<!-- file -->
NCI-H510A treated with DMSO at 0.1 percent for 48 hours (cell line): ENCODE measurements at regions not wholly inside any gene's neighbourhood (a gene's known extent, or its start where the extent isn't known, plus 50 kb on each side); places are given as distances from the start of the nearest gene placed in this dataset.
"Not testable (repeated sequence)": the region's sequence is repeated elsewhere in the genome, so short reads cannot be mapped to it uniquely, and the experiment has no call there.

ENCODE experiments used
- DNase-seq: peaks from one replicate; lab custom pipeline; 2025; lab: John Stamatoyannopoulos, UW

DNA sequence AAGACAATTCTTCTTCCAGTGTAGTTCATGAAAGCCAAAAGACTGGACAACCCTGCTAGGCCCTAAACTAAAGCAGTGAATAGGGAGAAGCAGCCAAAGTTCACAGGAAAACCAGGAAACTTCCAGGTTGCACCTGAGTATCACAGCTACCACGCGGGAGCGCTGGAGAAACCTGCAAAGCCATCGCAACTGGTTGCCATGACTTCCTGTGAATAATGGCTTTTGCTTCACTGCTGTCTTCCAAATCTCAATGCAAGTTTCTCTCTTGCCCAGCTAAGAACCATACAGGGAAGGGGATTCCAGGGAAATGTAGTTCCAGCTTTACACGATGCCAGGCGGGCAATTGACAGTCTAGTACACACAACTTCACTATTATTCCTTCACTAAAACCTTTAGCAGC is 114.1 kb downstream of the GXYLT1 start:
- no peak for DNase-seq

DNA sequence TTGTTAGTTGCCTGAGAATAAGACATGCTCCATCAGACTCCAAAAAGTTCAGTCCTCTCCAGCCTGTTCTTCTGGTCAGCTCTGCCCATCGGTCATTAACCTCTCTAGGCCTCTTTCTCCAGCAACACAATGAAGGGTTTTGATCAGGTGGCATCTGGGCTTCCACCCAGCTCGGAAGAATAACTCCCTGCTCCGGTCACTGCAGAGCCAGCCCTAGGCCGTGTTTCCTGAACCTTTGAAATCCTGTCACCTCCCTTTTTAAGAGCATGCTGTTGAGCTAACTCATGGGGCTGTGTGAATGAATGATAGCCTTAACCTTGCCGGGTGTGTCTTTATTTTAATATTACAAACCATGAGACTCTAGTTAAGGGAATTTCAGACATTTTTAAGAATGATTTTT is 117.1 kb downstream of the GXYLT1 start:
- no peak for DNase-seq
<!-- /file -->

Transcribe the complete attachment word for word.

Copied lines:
NCI-H510A treated with DMSO at 0.1 percent for 48 hours (cell line): ENCODE measurements at regions not wholly inside any gene's neighbourhood (a gene's known extent, or its start where the extent isn't known, plus 50 kb on each side); places are given as distances from the start of the nearest gene placed in this dataset.
"Not testable (repeated sequence)": the region's sequence is repeated elsewhere in the genome, so short reads cannot be mapped to it uniquely, and the experiment has no call there.

ENCODE experiments used
- DNase-seq: peaks from one replicate; lab custom pipeline; 2025; lab: John Stamatoyannopoulos, UW

DNA sequence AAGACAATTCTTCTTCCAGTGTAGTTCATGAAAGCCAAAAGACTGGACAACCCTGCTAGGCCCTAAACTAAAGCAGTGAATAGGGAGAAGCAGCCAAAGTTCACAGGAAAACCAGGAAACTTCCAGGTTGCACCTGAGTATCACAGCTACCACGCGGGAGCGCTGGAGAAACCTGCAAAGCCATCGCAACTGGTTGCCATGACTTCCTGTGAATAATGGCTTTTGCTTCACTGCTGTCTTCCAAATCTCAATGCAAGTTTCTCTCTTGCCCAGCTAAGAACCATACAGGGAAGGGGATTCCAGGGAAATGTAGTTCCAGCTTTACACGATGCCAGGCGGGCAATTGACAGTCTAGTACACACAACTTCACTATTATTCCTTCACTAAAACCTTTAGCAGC is 114.1 kb downstream of the GXYLT1 start:
- no peak for DNase-seq

DNA sequence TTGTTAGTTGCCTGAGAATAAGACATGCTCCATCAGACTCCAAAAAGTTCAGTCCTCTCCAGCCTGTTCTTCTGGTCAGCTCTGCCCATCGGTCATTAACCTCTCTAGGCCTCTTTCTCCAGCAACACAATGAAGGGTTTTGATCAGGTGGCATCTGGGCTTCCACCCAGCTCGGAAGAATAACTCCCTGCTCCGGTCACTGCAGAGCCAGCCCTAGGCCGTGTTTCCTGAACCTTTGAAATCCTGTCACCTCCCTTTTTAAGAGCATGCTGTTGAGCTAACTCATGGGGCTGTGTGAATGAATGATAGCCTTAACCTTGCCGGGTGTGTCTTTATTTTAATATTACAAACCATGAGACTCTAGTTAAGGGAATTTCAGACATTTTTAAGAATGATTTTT is 117.1 kb downstream of the GXYLT1 start:
- no peak for DNase-seq